One Small Lost Sheep.
Claudia Mills. Illustrated by Walter Lyon Krudop.
Preschool - grade 2 / Ages 4 - 7.
Preschool - grade 2 / Ages 4 - 7.
When Benjamin awoke, the night seemed different somehow. The sky was oddly light, yet Benjamin sensed that dawn was still far away.On a starlit night, Benjamin, a little shepherd boy, searches in vain for his favourite lamb, Kivsa, which has strayed from the flock. Benjamin, who has raised Kivsa from her birth, is concerned for her safety, for, not only is Kivsa tiny, but she is also lame. After searching for a long time, Benjamin cries himself to sleep. When he awakes, the night seems different. Homeward he trudges, and, once there, his concern for Kivsa is ignored by his brother David who excitedly rants about a wondrous light he has seen - a whole chorus of angels singing just to the shepherds. As the shepherds head down the hillside, Benjamin is carried along by the crowd towards Bethlehem. He hears the bleating of a lamb, and, following the sound, finds Kivsa, surrounded by other animals, each one with its own particular handicap, in a broken-down stable. Containing his happiness at finding his beloved lamb, Benjamin notices the newborn baby lying in the manger and drops to his knees in prayer.
He rose and began to trudge back to his family. Maybe Kivsa had found her own way there by now.
When he finally reached the shepherds, one glance told him; No, Kivsa had not been returned.
"Benjamin!" His oldest brother, David, came running to meet him. "Did you see it?"
"Kivsa?" I couldn't find her."
"No, the stars! And the sky -- it opened up! And there were angels! Singing the most beautiful song."
Benjamin stared at his brother. He had never seen David so excited. Bewildered, he shook his head. "I fell asleep. I didn't see anything. I didn't hear anything."
"A whole chorus of angels, singing just to us! I can't believe you missed it." David said.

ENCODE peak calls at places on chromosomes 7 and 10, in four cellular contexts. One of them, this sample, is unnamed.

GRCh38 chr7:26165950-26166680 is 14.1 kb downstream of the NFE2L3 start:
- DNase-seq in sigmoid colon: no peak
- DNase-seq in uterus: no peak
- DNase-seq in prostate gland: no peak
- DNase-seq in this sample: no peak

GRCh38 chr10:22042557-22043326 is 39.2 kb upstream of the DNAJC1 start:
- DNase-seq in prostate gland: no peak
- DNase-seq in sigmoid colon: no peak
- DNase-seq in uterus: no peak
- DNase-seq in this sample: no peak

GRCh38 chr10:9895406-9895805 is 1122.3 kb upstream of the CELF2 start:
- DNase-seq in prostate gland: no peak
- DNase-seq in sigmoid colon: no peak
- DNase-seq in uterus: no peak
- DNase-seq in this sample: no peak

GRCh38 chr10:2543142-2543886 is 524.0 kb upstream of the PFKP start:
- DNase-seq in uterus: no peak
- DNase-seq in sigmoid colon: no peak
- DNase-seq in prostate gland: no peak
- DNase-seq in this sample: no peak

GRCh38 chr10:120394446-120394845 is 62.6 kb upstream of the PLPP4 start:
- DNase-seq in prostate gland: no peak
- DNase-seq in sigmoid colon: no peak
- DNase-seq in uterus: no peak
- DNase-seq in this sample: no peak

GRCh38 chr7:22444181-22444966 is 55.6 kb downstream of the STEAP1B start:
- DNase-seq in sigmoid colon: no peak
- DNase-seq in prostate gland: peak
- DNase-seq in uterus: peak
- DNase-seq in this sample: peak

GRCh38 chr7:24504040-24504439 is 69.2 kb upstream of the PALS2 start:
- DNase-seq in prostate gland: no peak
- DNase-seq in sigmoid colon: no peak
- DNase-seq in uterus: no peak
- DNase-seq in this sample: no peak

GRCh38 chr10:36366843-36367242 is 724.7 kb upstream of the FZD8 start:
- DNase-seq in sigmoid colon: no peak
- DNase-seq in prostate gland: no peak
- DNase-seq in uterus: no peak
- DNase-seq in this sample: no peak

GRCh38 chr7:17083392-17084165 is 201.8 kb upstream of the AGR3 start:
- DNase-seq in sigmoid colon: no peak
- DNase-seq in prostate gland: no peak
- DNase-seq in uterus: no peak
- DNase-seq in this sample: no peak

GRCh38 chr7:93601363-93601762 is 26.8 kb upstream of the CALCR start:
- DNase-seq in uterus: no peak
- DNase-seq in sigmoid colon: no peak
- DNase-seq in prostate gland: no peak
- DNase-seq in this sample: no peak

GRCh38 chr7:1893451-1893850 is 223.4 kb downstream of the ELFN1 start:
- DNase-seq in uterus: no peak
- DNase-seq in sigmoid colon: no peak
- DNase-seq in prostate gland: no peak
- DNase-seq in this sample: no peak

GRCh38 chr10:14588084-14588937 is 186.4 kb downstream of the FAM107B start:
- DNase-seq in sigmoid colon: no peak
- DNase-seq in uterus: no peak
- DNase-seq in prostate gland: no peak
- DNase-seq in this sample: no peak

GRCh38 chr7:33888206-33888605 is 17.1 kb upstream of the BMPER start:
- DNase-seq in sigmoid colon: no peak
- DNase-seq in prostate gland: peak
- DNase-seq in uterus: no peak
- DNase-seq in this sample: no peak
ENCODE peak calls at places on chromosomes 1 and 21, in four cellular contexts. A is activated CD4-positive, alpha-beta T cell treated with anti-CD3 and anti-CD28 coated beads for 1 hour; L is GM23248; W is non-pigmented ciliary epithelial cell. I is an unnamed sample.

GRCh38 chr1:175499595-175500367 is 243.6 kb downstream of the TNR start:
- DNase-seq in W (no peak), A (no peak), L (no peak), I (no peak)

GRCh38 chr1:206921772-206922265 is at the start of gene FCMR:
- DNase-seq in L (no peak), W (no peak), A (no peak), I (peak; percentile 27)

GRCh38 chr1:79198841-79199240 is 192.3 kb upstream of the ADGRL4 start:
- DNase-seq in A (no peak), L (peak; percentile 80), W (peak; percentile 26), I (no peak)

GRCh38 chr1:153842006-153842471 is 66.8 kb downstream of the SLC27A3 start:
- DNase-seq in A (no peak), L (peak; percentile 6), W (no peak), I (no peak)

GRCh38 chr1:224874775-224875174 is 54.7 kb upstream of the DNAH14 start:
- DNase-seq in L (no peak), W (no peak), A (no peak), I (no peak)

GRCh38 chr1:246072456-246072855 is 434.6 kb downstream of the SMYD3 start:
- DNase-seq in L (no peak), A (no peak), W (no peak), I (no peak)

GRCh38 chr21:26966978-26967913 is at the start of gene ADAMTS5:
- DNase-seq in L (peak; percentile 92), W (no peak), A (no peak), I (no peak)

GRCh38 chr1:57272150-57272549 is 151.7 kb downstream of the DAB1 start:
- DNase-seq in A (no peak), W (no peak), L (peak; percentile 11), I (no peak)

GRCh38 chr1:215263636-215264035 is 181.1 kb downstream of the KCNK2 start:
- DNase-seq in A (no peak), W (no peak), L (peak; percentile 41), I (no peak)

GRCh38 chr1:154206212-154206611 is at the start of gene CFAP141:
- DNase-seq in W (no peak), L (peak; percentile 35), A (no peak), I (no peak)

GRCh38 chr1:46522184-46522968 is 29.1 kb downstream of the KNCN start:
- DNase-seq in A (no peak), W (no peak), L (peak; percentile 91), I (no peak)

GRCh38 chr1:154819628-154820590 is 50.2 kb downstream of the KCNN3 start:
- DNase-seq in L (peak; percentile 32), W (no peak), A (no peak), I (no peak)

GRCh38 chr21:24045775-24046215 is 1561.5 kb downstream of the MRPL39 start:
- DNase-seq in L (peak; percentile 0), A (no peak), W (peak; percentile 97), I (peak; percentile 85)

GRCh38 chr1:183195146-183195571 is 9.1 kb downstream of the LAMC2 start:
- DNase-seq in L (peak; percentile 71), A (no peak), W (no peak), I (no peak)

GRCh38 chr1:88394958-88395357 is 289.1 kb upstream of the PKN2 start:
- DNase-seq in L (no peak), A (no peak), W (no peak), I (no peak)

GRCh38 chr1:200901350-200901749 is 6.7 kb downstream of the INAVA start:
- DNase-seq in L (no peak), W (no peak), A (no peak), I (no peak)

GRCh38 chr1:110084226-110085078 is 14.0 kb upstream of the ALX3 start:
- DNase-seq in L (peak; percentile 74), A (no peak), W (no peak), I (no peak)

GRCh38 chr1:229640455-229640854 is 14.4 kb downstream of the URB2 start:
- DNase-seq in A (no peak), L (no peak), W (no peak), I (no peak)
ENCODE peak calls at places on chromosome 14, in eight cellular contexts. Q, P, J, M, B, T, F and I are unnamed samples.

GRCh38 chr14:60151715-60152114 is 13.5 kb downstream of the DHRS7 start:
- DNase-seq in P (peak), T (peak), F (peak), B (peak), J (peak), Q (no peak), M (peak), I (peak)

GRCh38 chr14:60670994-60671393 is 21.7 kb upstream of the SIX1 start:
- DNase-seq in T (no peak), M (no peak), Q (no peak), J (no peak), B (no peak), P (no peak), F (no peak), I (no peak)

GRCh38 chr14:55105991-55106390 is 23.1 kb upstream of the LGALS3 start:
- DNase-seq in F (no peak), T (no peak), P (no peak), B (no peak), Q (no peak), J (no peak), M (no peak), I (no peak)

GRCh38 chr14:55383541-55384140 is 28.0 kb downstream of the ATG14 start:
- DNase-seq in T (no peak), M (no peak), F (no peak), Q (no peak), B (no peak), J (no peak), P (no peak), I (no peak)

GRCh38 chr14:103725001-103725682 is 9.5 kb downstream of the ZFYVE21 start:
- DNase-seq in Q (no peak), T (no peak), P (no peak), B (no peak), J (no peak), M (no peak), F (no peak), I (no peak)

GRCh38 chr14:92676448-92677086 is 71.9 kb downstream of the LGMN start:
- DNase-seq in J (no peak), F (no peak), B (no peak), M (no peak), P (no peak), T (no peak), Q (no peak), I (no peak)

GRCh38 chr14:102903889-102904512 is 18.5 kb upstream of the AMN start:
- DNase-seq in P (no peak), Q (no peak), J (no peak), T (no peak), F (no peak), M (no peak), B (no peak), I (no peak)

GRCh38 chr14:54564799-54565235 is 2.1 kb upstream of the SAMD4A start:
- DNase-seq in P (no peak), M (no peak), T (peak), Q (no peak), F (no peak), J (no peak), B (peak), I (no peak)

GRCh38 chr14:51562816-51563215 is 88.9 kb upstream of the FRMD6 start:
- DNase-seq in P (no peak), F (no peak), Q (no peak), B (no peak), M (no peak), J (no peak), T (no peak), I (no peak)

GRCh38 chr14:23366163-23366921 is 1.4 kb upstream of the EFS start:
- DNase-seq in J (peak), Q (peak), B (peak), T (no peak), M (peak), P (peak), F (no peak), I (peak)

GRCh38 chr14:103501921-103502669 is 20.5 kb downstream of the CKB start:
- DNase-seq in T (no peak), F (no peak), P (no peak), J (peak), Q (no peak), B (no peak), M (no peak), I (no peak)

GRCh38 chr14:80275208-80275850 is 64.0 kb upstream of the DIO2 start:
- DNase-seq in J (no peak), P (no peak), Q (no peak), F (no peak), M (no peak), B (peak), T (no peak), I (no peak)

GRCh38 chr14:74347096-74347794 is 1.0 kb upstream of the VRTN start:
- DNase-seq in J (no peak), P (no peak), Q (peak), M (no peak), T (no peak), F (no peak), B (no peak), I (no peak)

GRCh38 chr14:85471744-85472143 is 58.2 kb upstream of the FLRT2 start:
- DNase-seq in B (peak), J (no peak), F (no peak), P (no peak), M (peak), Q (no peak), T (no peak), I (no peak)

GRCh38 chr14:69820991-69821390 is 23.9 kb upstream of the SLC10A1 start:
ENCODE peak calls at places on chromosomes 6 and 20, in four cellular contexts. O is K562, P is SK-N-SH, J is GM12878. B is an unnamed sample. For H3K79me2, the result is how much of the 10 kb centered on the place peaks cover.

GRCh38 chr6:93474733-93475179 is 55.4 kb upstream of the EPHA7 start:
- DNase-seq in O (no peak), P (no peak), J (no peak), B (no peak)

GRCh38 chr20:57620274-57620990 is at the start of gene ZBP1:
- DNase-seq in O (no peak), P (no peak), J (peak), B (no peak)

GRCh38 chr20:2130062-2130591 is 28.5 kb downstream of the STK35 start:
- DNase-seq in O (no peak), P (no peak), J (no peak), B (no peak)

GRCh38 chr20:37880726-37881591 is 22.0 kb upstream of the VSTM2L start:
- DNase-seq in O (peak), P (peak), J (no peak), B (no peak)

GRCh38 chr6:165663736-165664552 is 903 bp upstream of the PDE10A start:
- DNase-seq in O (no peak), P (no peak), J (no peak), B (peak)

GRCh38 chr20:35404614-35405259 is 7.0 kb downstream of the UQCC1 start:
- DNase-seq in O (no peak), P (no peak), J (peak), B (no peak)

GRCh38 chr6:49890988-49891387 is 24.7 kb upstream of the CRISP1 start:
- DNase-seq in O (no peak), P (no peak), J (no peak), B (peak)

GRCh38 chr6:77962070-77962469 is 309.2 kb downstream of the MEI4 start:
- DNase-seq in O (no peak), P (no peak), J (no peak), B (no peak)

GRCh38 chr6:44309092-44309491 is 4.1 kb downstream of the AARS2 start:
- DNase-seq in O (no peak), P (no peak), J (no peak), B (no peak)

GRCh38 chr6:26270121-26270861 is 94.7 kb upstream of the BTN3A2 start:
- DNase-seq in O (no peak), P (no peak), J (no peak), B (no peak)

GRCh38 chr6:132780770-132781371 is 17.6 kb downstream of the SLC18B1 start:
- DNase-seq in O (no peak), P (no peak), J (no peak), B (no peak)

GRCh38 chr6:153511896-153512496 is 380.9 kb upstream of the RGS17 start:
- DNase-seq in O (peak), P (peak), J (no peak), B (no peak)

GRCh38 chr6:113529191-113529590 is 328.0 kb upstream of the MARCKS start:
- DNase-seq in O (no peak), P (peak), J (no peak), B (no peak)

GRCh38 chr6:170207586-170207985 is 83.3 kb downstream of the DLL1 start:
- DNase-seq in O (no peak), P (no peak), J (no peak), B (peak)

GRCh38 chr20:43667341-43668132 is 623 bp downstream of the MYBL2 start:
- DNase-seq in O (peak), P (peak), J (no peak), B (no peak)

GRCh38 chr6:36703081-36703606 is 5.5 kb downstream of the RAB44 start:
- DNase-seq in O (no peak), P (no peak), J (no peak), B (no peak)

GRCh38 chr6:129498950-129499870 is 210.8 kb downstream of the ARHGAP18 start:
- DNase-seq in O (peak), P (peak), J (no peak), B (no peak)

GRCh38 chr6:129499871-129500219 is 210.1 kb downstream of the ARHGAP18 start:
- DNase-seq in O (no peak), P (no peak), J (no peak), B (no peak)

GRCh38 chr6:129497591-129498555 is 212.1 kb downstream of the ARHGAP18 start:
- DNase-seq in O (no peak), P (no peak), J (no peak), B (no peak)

"Well, I did," Benjamin said crossly. It seemed so unfair -- to have lost Kivsa, and then to have slept through such a wonderment.
With its simple vocabulary and short sentences, Mills's story of the Nativity gives readers a different perspective - that of a young shepherd boy. Mills captures the mood with tenderness and warmth.
Krudop's illustrations match the text with their simplicity. Their warmth is mostly accomplished through the use of earth tones - sepia and ochre - and the magic and wonder of the first Christmas are achieved via contrasts of light and shadow which create a quiet, somewhat eerie mood.
Writing about the Nativity through the eyes of a shepherd is not a new concept; however, this book succeeds primarily because of its implicit message that God loves all creatures, even those with imperfections.
Purchase only if you need to boost your collection of Christmas stories.
Gail Hamilton is a teacher-librarian at Bird's Hill School in East St. Paul, Manitoba.
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Copyright © 1998 the Manitoba Library Association. Reproduction for personal use is permitted only if this copyright notice is maintained. Any other reproduction is prohibited without permission.
The Manitoba Library Association
TABLE OF CONTENTS FOR THIS ISSUE - FEBRUARY 27, 1998.
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